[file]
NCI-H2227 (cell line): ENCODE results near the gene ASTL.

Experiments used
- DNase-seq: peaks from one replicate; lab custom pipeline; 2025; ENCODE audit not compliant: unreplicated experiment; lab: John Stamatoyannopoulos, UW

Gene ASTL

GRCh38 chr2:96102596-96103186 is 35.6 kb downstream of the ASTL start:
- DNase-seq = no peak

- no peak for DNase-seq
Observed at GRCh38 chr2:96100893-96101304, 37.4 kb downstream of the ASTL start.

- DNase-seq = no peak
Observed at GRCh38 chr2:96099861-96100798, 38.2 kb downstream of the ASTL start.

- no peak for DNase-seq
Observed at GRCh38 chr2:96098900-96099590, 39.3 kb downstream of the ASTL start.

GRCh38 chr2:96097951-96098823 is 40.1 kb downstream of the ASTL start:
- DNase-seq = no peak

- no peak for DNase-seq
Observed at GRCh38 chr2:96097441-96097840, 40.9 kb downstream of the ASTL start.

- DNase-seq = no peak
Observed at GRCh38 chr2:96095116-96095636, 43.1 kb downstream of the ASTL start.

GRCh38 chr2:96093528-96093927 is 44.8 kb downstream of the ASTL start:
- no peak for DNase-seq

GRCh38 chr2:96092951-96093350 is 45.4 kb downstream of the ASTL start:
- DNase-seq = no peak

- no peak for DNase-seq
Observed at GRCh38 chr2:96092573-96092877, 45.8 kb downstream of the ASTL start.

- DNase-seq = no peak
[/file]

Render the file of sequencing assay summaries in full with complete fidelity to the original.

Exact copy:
NCI-H2227 (cell line): ENCODE results near the gene ASTL.

Experiments used
- DNase-seq: peaks from one replicate; lab custom pipeline; 2025; ENCODE audit not compliant: unreplicated experiment; lab: John Stamatoyannopoulos, UW

Gene ASTL

GRCh38 chr2:96102596-96103186 is 35.6 kb downstream of the ASTL start:
- DNase-seq = no peak

- no peak for DNase-seq
Observed at GRCh38 chr2:96100893-96101304, 37.4 kb downstream of the ASTL start.

- DNase-seq = no peak
Observed at GRCh38 chr2:96099861-96100798, 38.2 kb downstream of the ASTL start.

- no peak for DNase-seq
Observed at GRCh38 chr2:96098900-96099590, 39.3 kb downstream of the ASTL start.

GRCh38 chr2:96097951-96098823 is 40.1 kb downstream of the ASTL start:
- DNase-seq = no peak

- no peak for DNase-seq
Observed at GRCh38 chr2:96097441-96097840, 40.9 kb downstream of the ASTL start.

- DNase-seq = no peak
Observed at GRCh38 chr2:96095116-96095636, 43.1 kb downstream of the ASTL start.

GRCh38 chr2:96093528-96093927 is 44.8 kb downstream of the ASTL start:
- no peak for DNase-seq

GRCh38 chr2:96092951-96093350 is 45.4 kb downstream of the ASTL start:
- DNase-seq = no peak

- no peak for DNase-seq
Observed at GRCh38 chr2:96092573-96092877, 45.8 kb downstream of the ASTL start.

- DNase-seq = no peak